Consequently researchers must be careful in choosing the method to study variables influencing the entrustment decision-making process. Research should apply those methods which yield most information about the unconscious and subjective factors.
The combination of trust theory with research on entrustment decision-making contributes to a model-based understanding of the entrustment process. Making entrustment decisions more transparent will eventually result in better grounded entrustment decisions and hence enhanced patient safety.
Cianciolo and Kegg [ 38] present a model of effective entrustment decision-making which focuses on understanding and improving supervisors’ risk-mitigation strategies. They propose that effective entrustment decisions could be reached by relying more on trainee observations and by accounting for subjective factors such as supervisors’ characteristics. However, this model remains theoretical, and the size of the effects of these variables on the entrustment decision-making is unknown. Our present model highlights the conceptual structure of the entrustment decision-making process and the influence and interaction of variables, yet further work is required to test the established propositions. Conceptual models are thought to be dynamic, and we have provided some suggestions for a research agenda which could challenge and alter the framework. We propose that this model will be helpful to clarify and deepen our understanding of the medical entrustment decision-making process.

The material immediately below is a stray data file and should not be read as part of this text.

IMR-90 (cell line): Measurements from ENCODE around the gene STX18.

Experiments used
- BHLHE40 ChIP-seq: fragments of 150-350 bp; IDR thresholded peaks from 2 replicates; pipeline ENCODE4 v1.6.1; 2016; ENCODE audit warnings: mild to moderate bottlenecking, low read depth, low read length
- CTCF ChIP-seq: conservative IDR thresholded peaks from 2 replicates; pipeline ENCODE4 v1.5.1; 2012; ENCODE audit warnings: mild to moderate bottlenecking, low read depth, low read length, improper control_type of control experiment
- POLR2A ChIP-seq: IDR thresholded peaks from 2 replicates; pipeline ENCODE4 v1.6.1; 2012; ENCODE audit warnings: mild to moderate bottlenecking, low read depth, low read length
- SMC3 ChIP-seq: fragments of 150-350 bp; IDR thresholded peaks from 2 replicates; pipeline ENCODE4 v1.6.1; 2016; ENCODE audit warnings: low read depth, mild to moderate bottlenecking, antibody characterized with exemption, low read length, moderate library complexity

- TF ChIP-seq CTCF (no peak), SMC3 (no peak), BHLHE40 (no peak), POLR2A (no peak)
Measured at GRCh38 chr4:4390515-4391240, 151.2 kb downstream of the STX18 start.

Stiftung Mercator (independent private foundation); European Union’s Seventh Framework Programme for research, technological development and demonstration, under grant agreement 619349 (WATCHME Project).
Open Access This article is distributed under the terms of the Creative Commons Attribution 4.0 International License ( http://​creativecommons.​org/​licenses/​by/​4.​0/​), which permits unrestricted use, distribution, and reproduction in any medium, provided you give appropriate credit to the original author(s) and the source, provide a link to the Creative Commons license, and indicate if changes were made.